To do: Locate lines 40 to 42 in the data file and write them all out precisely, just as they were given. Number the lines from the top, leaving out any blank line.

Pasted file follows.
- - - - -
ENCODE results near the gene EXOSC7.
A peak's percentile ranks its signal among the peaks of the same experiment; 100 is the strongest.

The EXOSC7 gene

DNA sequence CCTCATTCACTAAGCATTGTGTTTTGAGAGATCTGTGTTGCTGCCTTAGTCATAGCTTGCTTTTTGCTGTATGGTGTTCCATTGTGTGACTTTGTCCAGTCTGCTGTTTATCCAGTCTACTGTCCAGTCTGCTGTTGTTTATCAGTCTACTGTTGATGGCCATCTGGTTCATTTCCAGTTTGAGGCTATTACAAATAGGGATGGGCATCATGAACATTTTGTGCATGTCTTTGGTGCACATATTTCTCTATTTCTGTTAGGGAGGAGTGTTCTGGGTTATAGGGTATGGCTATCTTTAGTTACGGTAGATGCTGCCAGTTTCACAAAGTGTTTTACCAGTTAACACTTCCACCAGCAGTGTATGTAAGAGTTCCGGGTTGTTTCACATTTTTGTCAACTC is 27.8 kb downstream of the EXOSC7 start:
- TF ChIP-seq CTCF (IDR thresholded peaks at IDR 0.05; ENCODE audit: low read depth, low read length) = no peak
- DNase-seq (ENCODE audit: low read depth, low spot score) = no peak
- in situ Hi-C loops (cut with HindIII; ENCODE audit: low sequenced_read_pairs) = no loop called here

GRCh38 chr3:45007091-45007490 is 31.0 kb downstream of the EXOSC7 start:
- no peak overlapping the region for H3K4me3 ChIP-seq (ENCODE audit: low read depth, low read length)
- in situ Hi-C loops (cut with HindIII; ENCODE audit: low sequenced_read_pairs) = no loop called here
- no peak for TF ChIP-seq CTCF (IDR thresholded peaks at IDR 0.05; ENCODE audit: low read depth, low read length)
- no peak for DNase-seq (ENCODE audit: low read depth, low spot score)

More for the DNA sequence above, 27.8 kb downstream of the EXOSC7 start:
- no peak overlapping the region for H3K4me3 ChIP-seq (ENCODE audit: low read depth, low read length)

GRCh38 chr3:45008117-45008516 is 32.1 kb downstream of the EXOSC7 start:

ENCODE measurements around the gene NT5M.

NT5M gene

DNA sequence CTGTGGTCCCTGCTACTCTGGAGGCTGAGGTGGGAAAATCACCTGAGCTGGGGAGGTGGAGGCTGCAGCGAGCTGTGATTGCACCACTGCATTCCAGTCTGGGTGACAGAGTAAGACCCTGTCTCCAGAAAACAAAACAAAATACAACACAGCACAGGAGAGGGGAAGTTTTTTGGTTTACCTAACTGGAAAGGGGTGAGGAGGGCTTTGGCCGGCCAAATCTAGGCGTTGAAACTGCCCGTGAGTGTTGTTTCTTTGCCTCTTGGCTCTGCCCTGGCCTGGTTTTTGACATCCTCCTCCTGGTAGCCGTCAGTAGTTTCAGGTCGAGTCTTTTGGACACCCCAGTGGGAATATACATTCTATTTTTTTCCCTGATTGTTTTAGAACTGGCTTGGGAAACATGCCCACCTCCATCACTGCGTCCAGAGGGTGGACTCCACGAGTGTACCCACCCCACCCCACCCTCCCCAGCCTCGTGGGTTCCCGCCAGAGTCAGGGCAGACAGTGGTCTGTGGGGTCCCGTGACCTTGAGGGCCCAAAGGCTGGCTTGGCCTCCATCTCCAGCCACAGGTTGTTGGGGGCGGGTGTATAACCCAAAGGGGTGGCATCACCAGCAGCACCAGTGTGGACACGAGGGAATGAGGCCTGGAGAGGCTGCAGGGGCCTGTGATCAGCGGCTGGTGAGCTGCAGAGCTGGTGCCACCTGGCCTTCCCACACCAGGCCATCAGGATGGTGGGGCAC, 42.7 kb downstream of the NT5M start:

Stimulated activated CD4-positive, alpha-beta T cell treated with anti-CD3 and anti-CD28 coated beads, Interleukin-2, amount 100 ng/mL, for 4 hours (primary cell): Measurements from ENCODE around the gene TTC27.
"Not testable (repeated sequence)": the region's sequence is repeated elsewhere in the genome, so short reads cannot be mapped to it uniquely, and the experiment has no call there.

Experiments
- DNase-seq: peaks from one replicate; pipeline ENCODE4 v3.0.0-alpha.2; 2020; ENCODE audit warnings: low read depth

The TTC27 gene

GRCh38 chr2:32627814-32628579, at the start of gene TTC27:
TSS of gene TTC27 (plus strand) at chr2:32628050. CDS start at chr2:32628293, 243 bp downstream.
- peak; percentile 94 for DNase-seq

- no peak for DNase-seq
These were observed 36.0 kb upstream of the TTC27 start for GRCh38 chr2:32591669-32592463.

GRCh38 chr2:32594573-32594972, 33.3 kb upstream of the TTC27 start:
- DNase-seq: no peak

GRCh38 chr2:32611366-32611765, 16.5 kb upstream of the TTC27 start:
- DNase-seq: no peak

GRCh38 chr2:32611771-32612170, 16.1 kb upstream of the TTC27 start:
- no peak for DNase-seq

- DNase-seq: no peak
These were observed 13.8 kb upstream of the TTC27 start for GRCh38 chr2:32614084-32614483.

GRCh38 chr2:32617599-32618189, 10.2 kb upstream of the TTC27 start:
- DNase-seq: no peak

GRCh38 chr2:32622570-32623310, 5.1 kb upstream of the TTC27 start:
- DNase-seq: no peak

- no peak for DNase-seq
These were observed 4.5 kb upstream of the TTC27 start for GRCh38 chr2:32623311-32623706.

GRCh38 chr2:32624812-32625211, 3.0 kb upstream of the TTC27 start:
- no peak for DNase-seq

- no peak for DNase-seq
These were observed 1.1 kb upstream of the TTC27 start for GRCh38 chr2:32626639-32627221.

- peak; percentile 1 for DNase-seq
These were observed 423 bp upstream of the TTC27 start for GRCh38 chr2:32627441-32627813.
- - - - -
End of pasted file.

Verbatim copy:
- DNase-seq: no peak

- no peak for DNase-seq
These were observed 4.5 kb upstream of the TTC27 start for GRCh38 chr2:32623311-32623706.